Education in New York

I was a terrible student in school.  I paid little attention to my teachers, and my poor father struggled to get me to do my homework.  My marks reflected my lack of interest.  When I went to college, I finally found courses that interested me, but by then a large chunk of my life had been expended.


What I learned from this tedium was that all students are different.  I was certainly different than most other students.  And my interests were different than those projected for most students my age.


What I also learned, unfortunately, was that the educational system makes little allowance for such differences.    Despite assertions to the contrary, mainstream education is aimed only at mainstream students: that is, a projected group of students whose profiles match a large part of the general population.  Students outside this large group fall to the wayside.  The schools can’t interest them, and often don’t keep them.


A few years ago, the New York Board of Regents made Regents courses mandatory in high schools.  Students no longer had the choice between Regents and non-Regents curricula.  The effect of this mandate was the loss of many students.


For many students have neither the aptitude nor the interest in the traditionally taxing Regents courses.  With the Regents as a roadblock before them, many students dropped out.  This is particularly regrettable in that we now have a dearth of skilled labor in the U.S.  Non-Regents courses would have allowed these students to fill the skilled-labor gaps in our workforce.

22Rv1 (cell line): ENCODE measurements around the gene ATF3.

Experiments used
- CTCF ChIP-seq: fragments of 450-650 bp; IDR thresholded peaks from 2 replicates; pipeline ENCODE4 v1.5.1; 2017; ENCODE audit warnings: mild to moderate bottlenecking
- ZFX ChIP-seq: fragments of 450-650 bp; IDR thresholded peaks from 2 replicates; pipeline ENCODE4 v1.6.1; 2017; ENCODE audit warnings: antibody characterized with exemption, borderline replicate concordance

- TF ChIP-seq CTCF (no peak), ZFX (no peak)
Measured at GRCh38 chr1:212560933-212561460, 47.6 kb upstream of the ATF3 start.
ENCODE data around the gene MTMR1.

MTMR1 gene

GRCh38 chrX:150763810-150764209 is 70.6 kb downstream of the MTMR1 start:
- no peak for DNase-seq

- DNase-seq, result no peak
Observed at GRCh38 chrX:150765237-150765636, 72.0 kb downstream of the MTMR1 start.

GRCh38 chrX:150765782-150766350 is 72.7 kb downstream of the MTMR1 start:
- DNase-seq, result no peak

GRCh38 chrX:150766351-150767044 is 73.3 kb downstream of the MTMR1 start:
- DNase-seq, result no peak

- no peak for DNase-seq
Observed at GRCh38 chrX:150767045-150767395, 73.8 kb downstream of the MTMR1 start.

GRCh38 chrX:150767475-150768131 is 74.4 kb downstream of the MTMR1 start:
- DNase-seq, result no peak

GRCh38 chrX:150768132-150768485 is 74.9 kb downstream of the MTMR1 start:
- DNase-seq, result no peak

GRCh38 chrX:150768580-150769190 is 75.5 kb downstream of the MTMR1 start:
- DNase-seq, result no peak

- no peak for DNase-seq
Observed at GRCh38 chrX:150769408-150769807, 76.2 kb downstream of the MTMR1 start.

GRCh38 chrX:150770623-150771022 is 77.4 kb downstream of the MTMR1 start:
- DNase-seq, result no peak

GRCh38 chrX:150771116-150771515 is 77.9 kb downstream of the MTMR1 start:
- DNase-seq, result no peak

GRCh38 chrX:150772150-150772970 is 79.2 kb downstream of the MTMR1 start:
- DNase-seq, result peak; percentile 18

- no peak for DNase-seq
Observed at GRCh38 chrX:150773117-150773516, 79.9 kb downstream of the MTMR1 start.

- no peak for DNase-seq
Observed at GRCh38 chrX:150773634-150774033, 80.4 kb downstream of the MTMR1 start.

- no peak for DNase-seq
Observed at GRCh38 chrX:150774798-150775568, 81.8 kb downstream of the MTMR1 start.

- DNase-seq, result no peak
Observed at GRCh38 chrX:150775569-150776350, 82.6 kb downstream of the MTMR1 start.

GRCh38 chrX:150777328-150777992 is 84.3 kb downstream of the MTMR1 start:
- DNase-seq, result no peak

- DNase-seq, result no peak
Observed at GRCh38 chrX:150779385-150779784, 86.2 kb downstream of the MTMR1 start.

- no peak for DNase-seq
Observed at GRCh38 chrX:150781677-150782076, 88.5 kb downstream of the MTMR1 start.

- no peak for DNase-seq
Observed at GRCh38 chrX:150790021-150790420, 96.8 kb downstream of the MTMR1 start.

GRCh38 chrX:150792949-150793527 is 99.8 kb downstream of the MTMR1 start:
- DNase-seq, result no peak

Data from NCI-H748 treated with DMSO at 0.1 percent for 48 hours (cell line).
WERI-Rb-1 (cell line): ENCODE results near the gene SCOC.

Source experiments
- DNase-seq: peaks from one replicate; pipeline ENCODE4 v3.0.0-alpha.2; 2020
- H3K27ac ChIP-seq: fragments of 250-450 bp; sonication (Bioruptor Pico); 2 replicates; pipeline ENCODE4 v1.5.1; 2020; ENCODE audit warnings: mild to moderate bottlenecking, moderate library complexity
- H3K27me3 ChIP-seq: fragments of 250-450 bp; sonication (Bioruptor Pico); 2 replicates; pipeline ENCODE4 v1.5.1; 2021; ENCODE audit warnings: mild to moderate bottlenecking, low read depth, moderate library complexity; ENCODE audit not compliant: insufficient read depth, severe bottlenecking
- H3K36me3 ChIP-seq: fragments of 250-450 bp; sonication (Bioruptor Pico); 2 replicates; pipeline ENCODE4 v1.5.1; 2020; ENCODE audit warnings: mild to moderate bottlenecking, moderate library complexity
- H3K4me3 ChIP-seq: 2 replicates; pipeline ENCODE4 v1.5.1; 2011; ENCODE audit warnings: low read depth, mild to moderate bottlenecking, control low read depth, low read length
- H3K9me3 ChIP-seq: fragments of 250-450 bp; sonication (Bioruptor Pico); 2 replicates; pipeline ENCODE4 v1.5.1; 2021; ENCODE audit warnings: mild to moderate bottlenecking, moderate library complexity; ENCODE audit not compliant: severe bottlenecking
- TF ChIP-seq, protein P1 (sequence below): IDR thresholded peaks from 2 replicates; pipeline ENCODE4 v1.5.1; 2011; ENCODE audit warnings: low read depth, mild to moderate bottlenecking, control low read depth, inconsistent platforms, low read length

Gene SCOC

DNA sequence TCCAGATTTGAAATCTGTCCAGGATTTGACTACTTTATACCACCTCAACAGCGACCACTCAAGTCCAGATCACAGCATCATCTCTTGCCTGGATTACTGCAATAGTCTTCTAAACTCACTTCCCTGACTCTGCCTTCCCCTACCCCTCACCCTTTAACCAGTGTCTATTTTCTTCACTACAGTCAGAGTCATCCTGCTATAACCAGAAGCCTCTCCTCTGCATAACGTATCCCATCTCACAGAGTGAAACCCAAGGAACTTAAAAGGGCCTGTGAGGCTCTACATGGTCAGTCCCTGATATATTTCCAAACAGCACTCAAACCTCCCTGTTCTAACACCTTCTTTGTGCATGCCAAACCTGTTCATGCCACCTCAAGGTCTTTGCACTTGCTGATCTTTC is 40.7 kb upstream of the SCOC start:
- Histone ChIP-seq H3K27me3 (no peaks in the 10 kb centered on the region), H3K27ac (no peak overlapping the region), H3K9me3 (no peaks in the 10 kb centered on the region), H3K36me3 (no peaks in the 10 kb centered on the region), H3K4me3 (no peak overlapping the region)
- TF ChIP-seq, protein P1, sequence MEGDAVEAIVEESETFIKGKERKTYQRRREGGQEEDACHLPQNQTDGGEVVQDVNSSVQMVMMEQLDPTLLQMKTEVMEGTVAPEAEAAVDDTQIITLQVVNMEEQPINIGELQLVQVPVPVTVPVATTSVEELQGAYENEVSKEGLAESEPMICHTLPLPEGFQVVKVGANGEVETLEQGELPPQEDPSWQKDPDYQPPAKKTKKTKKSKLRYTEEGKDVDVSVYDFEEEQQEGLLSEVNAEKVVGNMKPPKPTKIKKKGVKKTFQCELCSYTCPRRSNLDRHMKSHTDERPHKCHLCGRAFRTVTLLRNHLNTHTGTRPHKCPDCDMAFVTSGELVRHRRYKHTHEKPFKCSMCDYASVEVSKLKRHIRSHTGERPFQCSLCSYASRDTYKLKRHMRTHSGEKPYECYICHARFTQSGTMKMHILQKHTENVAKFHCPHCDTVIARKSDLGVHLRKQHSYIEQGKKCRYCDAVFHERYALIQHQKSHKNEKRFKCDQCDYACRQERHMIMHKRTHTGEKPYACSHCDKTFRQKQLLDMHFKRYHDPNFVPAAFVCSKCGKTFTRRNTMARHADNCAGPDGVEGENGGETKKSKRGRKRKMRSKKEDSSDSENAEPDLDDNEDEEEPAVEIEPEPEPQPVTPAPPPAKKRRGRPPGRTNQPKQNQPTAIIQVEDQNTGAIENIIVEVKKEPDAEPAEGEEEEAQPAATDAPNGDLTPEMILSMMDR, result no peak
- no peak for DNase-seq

More recently, the state government has proposed cutting down the number of Regents exams students take.  This is based on economics, and shows the priority that education is for many people in high places.


Education, of course, should be a priority.  Civilization needs education as much as it needs a future.  And sooner or later, the educational system should become flexible enough to meet the needs of different students.  This should start, in New York, with the reestablishment of options for students between Regents and Non-Regents courses.

About jalesy55

Charles Lupia is a playwright, freelance writer and lawyer. His blogs cover a range of topics, from politics to entertainment.
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